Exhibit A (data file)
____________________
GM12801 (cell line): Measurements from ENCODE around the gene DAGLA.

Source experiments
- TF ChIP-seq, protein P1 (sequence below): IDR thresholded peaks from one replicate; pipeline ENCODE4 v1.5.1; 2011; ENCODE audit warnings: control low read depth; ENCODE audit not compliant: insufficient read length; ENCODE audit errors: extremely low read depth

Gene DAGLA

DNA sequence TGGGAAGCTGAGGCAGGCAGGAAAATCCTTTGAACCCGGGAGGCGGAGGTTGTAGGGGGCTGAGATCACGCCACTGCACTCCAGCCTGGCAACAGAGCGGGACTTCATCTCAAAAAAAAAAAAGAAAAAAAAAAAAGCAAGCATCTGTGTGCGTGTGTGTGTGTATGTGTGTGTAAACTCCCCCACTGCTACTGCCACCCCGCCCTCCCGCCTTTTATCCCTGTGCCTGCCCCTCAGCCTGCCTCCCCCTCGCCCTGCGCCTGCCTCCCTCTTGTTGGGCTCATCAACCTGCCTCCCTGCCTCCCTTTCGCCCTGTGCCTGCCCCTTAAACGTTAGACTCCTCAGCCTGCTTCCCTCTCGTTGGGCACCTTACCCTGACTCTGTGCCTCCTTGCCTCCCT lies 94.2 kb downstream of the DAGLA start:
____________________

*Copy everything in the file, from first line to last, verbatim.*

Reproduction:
GM12801 (cell line): Measurements from ENCODE around the gene DAGLA.

Source experiments
- TF ChIP-seq, protein P1 (sequence below): IDR thresholded peaks from one replicate; pipeline ENCODE4 v1.5.1; 2011; ENCODE audit warnings: control low read depth; ENCODE audit not compliant: insufficient read length; ENCODE audit errors: extremely low read depth

Gene DAGLA

DNA sequence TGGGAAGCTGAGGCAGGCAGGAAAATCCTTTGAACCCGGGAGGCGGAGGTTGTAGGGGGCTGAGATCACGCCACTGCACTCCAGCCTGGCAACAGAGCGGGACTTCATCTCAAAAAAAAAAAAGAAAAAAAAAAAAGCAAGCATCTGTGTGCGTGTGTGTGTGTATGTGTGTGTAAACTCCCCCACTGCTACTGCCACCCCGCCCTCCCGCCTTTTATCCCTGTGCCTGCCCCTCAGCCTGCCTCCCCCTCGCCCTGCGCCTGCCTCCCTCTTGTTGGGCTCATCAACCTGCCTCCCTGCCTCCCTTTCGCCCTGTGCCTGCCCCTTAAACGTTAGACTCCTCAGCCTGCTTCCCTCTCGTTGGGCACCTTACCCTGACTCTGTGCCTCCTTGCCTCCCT lies 94.2 kb downstream of the DAGLA start: